By Alex Welsh, Vice President, Analytics Practice, Ephesoft
Would you choose where to go on vacation if you could only access 10 to 20 percent of the reviews and information on a travel Web site? If you do, you will probably have an unforgettable trip, but for reasons you might not like. Yet, government organizations and businesses—from manufacturing to insurance companies, and healthcare to banking—are making decisions along this very same line. And, they've been doing so for years. They look at the easy information they can get from structured data while ignoring their unstructured data, which Deloitte believes may account for 80 to 90 percent of content generated globally, making unstructured data a tremendous source of untapped value.
Fortunately, advancements in AI (Artificial Intelligence) and machine learning now make it possible and affordable to sift through and find meaning in vast amounts of unstructured data obtained from video and audio files, e-mails, logs, social media posts, and even notifications from Internet of Things (IoT) devices. All of this data can bring about enormous benefits, such as when used to automate tasks that are manually intensive and often highly repetitive. One task, for example, is to watch out for red flags: specific criteria or behaviors that may indicate something is amiss and corrective action must be quickly taken. Let's look at a few cases from different industries.
How about an insurance claim that appears fine on the surface, but deserves to be investigated, or a job applicant who may be hiding information? What about a shipment of highly perishable pharmaceutical products that may not have been refrigerated for a portion of their journey, or a contract that may be in violation of a country's laws or breaks an existing agreement with another company? The important thing is that a red flag indicates issues that, if left unchecked, could cause great damage.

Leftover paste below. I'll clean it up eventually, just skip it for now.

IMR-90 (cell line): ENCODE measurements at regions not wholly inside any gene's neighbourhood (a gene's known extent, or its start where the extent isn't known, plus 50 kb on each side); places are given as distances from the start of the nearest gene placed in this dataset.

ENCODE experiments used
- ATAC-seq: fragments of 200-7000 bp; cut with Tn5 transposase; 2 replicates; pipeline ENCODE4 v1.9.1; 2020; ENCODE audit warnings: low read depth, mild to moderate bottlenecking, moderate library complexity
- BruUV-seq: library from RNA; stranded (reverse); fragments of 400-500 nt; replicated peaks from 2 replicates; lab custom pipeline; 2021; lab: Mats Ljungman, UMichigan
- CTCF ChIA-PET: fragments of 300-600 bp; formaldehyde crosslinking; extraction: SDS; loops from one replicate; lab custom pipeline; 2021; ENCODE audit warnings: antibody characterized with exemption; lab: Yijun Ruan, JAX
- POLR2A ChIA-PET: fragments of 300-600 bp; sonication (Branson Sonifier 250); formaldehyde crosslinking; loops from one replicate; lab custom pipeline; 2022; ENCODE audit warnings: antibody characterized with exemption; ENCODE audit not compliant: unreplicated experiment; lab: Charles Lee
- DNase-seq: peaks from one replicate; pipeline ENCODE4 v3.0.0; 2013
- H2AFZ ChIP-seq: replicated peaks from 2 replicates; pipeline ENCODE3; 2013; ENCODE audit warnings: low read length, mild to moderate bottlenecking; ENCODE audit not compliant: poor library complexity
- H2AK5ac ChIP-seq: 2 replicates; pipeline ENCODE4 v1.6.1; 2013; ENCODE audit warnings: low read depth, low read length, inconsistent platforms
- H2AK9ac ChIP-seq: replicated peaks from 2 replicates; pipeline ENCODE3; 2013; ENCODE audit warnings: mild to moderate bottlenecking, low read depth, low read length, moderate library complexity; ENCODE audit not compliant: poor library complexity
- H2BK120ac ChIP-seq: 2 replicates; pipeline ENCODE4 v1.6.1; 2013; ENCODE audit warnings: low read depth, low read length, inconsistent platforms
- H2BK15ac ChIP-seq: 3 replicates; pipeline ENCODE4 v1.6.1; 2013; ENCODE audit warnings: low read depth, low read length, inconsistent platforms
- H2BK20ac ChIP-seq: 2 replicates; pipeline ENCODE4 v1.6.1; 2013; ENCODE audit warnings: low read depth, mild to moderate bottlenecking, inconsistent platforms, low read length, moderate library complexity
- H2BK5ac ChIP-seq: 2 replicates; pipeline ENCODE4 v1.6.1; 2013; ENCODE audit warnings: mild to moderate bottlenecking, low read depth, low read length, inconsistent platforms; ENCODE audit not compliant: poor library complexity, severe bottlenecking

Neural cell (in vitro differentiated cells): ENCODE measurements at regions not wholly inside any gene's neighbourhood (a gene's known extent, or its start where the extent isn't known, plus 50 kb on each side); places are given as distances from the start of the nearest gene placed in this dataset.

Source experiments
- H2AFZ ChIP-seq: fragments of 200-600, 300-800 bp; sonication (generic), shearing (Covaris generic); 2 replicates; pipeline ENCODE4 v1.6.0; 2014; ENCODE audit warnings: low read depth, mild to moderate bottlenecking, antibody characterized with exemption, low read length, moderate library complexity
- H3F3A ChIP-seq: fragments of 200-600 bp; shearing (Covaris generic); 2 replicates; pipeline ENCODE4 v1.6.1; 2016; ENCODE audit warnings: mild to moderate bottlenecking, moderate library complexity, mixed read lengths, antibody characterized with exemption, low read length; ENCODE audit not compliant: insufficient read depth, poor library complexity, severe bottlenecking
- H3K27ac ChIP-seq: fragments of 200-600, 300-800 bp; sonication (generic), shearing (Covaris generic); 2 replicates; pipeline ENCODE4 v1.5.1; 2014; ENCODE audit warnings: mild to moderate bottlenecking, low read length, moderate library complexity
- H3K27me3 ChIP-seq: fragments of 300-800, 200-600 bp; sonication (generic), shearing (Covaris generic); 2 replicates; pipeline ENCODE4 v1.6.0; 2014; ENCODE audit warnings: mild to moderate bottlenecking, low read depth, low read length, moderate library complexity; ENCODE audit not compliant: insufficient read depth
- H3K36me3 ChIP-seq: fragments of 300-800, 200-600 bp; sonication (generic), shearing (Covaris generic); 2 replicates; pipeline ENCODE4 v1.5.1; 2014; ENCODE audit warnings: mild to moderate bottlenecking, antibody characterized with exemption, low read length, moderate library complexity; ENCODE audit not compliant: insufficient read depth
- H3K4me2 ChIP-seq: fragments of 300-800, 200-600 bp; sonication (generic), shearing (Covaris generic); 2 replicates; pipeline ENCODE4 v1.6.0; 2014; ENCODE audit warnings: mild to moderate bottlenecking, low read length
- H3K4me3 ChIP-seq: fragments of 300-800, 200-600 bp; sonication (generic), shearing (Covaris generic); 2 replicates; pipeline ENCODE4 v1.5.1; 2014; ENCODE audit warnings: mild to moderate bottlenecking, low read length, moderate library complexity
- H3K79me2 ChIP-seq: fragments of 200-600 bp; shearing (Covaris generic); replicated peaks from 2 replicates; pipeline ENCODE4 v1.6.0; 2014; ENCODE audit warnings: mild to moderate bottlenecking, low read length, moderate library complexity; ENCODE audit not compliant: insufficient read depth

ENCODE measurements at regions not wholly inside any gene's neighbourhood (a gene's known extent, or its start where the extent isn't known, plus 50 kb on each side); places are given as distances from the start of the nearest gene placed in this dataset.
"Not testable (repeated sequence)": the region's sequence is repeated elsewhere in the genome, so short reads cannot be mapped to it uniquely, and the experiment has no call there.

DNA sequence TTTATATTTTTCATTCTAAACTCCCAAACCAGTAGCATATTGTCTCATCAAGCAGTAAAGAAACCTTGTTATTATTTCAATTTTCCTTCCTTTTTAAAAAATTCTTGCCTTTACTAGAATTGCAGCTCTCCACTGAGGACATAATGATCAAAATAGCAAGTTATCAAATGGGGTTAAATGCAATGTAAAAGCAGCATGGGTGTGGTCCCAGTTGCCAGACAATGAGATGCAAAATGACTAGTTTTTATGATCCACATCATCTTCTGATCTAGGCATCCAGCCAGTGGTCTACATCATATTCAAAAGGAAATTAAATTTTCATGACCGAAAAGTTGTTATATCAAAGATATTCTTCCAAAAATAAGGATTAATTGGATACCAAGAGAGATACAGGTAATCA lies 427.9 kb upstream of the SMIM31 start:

Artificial Intelligence Is Massively Data Hungry
How do AI and machine learning enable more efficient and effective data analysis? Through feeding it data. By giving a machine learning model examples of good and bad transactions, it teaches itself to distinguish between the two types. And, the more data the machine learning model processes, the greater it reinforces those lessons, enhancing accuracy.
So, although AI and machine learning are making great strides, businesses and other organizations need to catch up. Think of it this way: data is like fuel. We need it to power our thinking to make wise decisions. But, we've mined all the easy stuff, the structured data that arrives in nice and neat packages. But, here's where the fuel analogy breaks down: Even though another gallon of gas lets us drive another 20 to 30-odd miles, the more data we put in enables us to make significantly better and more accurate decisions—not just another 20 to 30-odd miles worth—and to make them even faster.